The high deserts of Eastern Oregon are beautiful, wide open and wild. They are definitely not warm in winter, with cold winds and snow. We knew that by mid May, however, the weather might cooperate with our need to camp in a wide open dry landscape with views that go on forever.
Mo has a great little travel book for things to see and do in Oregon. In that book she found some interesting things for us to explore. Something we haven’t done in the past is visit a place called “Crack-In-The-Ground”. Located on a lava flow in an area east of La Pine and north of Klamath Falls, Crack-In-The-Ground is just one of several interesting places to visit. Although Mo had seen Fort Rock located in the same vicinity, I have never been there, and Mo found another not well known spot called “Hole in the Ground”.
Between our trip to the coast in April, and this little desert trip, Mo and I settled in at home to enjoy the lovely springtime weather here in Grants Pass. I enjoy Fall, but my most favorite time of year at this time in my life is the technicolor spring of Southern Oregon. What I call “green leaf day” happened this year on April 17, just before we left for our last outing to Nehalem State Park with the family.
Even though we are only 300 feet higher in elevation than the Rogue River valley floor where downtown Grants Pass is located, our green leaf day is several days behind. I can drive down to town and see leaves popping and back up the hill to our home, they still remain hidden.
April is filled with daffodils, tulips, forsythia and flowering plums. By the end of the month the crabapples, cherries and dogwoods are blooming. In May the rhodies come out in full force, the lilacs bloom early in the month, and some of the most springtime lime green leaves are turning darker and greener. That lime green moment is so ephemeral.
In spite of all the lush green lawns and colorful flowers and trees, we miss the desert. Not that I would want to live there, but we both love to travel to the deserts. Usually we manage a trip south in January or February, but thanks to COVID that didn’t happen this year. It didn’t seem very smart to travel to an area with high infection rates at that time. From what I hear from fellow bloggers, the Arizona deserts were rather chilly and windy this year. There wasn’t much of a flower bloom either, thanks to the ongoing drought.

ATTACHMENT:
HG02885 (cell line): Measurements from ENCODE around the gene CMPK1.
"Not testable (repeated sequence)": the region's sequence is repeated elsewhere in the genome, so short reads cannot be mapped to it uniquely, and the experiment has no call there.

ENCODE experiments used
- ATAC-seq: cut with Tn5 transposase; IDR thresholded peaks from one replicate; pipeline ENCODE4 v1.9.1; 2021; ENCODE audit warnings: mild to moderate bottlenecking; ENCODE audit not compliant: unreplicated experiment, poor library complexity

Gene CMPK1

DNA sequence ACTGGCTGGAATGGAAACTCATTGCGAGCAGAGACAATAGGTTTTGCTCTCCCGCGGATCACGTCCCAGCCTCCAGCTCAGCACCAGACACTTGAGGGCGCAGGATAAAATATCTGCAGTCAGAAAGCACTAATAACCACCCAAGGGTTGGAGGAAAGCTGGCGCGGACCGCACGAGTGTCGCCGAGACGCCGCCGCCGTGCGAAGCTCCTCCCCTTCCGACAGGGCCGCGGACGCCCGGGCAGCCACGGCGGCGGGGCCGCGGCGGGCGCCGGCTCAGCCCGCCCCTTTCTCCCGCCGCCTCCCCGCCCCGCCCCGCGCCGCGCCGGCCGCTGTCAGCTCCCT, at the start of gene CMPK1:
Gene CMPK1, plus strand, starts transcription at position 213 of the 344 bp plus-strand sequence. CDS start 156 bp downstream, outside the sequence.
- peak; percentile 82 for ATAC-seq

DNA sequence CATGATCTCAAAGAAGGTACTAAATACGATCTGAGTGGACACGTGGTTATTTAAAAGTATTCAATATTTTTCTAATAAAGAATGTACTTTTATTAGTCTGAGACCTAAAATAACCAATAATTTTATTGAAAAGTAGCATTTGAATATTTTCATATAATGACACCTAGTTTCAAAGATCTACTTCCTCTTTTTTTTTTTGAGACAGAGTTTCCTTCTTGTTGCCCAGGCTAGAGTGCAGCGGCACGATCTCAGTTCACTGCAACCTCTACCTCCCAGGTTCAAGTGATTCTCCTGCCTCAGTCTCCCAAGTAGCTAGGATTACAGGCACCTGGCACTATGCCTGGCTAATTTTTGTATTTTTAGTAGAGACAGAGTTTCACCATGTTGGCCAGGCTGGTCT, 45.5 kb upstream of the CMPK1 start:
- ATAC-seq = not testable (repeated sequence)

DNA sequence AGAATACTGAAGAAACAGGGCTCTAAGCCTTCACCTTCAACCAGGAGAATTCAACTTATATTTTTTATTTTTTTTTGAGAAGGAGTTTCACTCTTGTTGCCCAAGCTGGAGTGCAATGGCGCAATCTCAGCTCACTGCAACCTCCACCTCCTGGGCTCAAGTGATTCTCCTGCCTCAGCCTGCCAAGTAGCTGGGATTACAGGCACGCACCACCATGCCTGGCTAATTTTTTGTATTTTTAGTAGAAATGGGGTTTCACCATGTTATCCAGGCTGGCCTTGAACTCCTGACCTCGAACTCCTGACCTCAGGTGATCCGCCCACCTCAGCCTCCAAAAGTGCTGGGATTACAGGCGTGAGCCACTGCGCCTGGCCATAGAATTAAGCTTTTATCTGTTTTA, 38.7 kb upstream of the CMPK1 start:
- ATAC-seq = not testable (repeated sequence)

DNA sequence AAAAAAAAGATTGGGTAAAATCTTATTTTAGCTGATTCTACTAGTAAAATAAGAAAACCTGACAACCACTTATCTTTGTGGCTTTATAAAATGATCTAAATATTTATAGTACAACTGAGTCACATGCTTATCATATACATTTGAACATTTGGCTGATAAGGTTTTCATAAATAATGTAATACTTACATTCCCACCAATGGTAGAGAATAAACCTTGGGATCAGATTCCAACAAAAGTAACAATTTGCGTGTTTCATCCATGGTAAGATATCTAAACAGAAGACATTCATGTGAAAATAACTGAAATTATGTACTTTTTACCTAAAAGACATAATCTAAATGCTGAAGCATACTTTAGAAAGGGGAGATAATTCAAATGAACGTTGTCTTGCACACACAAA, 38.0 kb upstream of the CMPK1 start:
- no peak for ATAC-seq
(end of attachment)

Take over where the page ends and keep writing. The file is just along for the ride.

Planning our desert fix was fun, and I looked forward to dark, quiet desert nights with the smell of sage and juniper to accompany the brilliant starlite. We decided that we would attempt to spend three or four days boondocking in a part of Oregon we have traveled, but not spent a great deal of time visiting in depth.
Leaving around 9 on Monday morning, we traveled east over the Cascades toward Rocky Point and Chiloquin where we fueled up, making sure we had enough fuel to boondock. We only got caught with less than a quarter tank of gas once in our travels, many years ago attempting to boondock at Joshua Tree NP. We know now to be extra certain that we have plenty of fuel before parking, or the generator will refuse to operate when there is less than a quarter tank of gas remaining in the MoHo. I guess it is a smart safety feature so you don’t end up using all your fuel and then being stuck without gas out in the middle of nowhere.